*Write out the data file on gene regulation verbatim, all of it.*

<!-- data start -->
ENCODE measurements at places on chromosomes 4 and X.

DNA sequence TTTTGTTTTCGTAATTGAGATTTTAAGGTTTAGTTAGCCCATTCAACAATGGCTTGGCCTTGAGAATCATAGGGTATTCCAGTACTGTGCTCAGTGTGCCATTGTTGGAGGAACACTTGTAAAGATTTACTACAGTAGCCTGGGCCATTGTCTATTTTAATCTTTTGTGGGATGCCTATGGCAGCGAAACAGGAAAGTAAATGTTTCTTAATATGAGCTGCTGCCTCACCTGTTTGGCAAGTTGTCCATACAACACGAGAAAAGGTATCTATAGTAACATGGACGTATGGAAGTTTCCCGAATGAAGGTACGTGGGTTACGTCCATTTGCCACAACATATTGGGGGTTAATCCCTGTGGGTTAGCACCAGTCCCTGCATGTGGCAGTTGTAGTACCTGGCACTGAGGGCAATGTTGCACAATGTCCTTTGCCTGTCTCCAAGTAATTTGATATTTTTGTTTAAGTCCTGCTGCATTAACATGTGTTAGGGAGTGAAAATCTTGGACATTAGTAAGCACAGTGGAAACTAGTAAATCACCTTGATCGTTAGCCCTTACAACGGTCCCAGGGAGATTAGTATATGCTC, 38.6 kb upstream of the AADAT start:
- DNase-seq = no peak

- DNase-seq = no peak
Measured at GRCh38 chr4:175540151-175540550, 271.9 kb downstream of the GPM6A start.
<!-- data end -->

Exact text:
ENCODE measurements at places on chromosomes 4 and X.

DNA sequence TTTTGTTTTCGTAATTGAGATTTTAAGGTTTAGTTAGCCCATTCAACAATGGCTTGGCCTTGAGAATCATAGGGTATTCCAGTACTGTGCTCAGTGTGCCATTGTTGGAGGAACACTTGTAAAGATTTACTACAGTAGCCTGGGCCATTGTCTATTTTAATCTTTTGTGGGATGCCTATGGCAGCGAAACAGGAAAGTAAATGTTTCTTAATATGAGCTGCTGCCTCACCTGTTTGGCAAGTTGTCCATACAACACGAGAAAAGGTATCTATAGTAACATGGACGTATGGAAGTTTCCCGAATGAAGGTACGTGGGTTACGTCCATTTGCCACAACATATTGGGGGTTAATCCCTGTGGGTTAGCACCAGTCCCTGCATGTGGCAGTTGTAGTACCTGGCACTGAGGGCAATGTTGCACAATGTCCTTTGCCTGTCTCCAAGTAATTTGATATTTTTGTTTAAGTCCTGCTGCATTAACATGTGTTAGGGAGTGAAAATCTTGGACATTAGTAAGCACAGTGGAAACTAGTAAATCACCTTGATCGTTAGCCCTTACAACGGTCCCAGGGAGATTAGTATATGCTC, 38.6 kb upstream of the AADAT start:
- DNase-seq = no peak

- DNase-seq = no peak
Measured at GRCh38 chr4:175540151-175540550, 271.9 kb downstream of the GPM6A start.